Another important material parameter related to temperature is coefficient of thermal expansion (CTE), a measure of how a material changes mechanically with temperature. Such changes are unavoidable, but ideally should be as close in value to other materials, such as copper conductors, integrated with the PCB material to minimize temperature-related stress. In automotive electronic applications, for example, where operating temperatures can cover a wide range, consideration should be given to both TCDk and CTE.

1. Materials engineered for high temperatures and high power levels will typically provide high thermal conductivity and low thermal resistance. (Courtesy of Laird Technologies)

PCB materials can be specified in many sizes, thicknesses, and dielectric constants. Materials suppliers may characterize their materials in terms of dielectric constant in the z-axis (thickness of the material) and/or in the x-y plane (length and width of the material), and typically at a particular test frequency, such as 1 or 10 GHz. For circuit designs requiring channels that are closely matched in phase and/or amplitude, or otherwise require tight performance tolerances, PCB materials can also be specified with varying degrees of εr tolerance across a circuit board. This helps minimize the performance variations in the transmission lines and other circuit structures fabricated on those circuit boards.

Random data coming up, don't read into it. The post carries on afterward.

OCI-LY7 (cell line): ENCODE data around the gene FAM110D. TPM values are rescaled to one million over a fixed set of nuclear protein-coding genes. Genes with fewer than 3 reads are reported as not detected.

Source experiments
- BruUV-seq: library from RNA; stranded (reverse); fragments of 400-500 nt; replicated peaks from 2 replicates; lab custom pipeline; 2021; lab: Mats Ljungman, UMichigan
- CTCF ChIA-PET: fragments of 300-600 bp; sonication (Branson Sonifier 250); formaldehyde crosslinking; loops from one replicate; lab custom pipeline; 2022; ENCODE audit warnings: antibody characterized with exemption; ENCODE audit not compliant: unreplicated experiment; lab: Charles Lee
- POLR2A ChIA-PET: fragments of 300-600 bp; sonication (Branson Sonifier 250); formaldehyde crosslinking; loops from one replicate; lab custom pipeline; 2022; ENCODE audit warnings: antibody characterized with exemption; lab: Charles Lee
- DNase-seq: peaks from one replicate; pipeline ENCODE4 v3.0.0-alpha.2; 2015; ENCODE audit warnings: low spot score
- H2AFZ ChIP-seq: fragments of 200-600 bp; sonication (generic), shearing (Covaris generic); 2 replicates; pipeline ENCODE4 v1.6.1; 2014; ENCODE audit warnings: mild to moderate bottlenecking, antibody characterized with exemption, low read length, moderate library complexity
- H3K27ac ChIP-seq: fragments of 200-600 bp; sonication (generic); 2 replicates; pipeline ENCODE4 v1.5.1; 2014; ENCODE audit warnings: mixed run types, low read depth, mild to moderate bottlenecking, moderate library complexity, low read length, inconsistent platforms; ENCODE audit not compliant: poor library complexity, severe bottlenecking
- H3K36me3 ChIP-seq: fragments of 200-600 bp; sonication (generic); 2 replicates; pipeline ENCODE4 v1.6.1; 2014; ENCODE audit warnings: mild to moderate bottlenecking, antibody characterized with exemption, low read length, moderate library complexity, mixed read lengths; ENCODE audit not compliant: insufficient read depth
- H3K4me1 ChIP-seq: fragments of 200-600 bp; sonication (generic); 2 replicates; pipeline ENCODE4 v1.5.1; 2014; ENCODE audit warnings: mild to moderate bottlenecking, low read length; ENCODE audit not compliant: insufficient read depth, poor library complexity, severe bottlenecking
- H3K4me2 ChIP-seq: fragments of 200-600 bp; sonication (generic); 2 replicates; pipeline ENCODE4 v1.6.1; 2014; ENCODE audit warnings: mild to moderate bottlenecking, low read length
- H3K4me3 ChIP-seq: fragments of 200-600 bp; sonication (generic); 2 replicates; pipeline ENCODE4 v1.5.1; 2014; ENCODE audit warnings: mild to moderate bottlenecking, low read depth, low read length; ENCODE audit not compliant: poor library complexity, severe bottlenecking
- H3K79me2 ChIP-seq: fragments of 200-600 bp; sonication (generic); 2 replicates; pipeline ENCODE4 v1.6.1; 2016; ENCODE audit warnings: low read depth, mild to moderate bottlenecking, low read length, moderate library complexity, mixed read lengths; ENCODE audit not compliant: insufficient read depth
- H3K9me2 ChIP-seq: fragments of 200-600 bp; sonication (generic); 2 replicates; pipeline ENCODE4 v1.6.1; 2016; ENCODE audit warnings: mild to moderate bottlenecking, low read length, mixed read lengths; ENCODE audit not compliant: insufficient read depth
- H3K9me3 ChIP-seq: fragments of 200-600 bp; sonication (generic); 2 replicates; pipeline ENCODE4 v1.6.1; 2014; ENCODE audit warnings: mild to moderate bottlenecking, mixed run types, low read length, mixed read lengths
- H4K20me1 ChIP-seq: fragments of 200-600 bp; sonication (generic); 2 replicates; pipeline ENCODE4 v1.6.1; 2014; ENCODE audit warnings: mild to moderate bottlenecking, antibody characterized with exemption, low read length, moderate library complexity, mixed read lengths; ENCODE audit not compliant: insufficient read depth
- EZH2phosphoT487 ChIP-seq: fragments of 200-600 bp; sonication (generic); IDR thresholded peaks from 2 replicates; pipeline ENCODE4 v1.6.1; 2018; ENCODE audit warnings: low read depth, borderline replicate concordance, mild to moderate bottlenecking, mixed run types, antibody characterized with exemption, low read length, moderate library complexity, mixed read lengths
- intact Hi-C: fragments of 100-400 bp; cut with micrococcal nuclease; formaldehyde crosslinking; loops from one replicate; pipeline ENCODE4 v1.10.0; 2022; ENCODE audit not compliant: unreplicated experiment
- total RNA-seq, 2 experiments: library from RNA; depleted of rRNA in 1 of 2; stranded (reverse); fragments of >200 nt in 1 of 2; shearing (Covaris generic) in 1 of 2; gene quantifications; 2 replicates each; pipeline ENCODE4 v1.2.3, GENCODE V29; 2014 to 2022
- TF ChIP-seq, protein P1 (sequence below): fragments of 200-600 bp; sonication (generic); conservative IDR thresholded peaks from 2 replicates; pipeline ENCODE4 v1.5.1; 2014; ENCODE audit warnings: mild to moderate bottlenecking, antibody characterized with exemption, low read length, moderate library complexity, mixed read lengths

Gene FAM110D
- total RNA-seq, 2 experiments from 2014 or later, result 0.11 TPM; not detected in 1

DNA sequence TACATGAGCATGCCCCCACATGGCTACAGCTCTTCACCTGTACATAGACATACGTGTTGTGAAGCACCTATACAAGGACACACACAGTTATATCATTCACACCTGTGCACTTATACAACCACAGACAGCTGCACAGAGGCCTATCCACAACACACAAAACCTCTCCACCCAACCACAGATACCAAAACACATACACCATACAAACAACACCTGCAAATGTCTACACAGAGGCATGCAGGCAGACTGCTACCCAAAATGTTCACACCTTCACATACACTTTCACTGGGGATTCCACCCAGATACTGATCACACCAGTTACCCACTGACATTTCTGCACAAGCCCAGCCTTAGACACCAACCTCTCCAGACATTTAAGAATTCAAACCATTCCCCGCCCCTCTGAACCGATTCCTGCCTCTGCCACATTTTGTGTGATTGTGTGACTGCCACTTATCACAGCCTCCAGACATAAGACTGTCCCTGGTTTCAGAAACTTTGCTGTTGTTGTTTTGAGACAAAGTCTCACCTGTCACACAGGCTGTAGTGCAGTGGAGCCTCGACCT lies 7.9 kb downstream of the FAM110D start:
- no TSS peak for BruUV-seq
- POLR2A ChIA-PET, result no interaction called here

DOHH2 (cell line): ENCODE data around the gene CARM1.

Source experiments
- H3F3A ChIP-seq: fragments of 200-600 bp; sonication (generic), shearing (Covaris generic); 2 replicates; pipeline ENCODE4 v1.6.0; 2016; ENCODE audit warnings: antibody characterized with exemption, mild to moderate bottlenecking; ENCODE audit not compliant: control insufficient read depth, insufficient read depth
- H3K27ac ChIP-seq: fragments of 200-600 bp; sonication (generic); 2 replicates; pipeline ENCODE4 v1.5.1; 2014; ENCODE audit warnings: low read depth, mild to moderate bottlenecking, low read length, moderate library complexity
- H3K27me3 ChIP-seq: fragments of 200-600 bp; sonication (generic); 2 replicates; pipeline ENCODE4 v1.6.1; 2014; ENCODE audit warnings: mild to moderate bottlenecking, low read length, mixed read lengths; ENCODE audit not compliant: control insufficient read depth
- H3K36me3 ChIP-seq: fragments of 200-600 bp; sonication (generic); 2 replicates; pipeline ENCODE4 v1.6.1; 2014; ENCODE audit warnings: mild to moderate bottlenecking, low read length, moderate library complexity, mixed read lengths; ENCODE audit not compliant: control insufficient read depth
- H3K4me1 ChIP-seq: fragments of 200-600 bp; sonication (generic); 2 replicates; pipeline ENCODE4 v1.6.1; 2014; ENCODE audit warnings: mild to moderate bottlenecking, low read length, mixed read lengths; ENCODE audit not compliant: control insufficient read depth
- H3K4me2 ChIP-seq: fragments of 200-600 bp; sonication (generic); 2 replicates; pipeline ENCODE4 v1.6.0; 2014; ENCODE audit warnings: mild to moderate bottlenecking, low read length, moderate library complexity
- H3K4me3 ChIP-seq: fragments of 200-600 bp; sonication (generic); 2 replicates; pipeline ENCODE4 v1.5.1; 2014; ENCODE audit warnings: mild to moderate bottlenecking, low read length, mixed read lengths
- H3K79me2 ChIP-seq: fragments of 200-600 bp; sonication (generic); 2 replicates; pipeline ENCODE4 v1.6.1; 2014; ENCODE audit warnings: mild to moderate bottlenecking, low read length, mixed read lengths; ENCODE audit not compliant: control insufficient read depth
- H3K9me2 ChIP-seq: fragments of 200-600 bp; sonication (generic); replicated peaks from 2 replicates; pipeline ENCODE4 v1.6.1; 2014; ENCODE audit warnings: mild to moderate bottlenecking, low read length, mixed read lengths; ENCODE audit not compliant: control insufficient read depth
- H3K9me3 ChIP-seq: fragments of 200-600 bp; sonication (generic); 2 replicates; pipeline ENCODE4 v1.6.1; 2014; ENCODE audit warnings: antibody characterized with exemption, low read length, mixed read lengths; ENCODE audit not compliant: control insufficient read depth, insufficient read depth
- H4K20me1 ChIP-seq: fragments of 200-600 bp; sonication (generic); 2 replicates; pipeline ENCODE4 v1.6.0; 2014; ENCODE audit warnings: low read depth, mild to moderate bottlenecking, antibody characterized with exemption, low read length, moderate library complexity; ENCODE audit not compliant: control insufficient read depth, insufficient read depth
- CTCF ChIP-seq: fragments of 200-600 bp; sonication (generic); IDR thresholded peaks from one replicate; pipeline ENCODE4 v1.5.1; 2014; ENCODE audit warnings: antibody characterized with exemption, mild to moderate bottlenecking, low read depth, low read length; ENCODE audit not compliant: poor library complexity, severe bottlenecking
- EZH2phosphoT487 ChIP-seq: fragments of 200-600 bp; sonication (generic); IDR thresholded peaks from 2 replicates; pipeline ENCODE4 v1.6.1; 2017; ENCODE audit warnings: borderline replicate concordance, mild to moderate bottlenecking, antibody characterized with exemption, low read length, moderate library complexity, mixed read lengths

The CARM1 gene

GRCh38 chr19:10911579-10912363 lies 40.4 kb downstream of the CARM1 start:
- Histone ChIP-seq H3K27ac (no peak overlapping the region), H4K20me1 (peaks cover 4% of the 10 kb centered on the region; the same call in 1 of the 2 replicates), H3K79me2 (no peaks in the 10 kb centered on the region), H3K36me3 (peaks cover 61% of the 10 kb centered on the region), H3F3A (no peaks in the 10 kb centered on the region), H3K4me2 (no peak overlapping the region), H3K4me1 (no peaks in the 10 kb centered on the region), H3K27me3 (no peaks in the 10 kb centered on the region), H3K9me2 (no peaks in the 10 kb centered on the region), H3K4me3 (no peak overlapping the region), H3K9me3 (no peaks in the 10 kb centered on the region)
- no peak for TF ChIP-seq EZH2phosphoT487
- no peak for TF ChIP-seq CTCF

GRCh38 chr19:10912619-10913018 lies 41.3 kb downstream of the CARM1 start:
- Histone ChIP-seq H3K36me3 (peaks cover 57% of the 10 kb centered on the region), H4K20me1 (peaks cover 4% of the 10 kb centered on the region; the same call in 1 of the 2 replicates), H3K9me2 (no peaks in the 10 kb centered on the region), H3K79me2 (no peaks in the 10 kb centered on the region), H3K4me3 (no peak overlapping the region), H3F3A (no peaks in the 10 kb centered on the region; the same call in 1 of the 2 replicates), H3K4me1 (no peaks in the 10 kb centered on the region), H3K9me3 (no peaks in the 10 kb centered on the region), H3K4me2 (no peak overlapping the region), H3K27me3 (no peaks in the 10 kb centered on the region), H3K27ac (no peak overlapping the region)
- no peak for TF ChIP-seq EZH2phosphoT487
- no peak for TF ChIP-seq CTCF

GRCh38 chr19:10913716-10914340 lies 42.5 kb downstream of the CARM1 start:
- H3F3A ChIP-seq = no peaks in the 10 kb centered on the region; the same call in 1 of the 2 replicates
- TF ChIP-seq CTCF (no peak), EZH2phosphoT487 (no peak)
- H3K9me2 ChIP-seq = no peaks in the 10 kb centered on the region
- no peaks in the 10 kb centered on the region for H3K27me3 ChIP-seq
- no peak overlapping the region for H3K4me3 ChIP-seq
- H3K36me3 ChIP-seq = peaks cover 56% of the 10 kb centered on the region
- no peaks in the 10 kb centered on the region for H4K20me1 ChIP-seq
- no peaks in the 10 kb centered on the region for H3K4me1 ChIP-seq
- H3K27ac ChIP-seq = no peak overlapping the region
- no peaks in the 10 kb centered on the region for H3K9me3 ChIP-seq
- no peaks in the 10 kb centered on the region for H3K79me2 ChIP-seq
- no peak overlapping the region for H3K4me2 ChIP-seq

Dissipation factor (Df) or loss tangent serves as a means of comparing loss characteristics for different PCB material. It is usually determined through the thickness or z-axis of the material, and at different frequencies and ambient temperatures. Dissipation factor is a function of frequency and rises with increasing frequency; lower values represent lower loss characteristics.

Certain types of general-purpose circuit materials, such as flame-retardant FR-4 glass-reinforced epoxy laminate or G-10 glass/epoxy composite materials, have long served a variety of analog and digital circuit applications. That’s because they have simple processing requirements compared to softer materials such as PTFE. Drilling and plating holes with metal conductors, as required for plated throughholes (PTHs) in multilayer circuits, can be more complex (and costly) in such softer materials. Thus, manufacturing ease is another factor to consider when selecting a circuit material.

Handling the Heat

Above certain power levels, heat will generate and higher temperatures will occur at thermal mismatch points or at junctions, such as where a packaged component is mounted on a PCB. A PCB must be able to efficiently dissipate heat to avoid thermal stress on the material and its transmission lines and components.

Circuit materials developed for high power levels are typically low-loss laminates that might include metal backing and PTHs through the dielectric layer to facilitate thermal flow from top conductor layers to the bottom ground plane in a microstrip circuit. Additional components, such as heat sinks, can be used to enhance thermal management of high-power circuit boards, but these will also add size, weight, and cost to a design.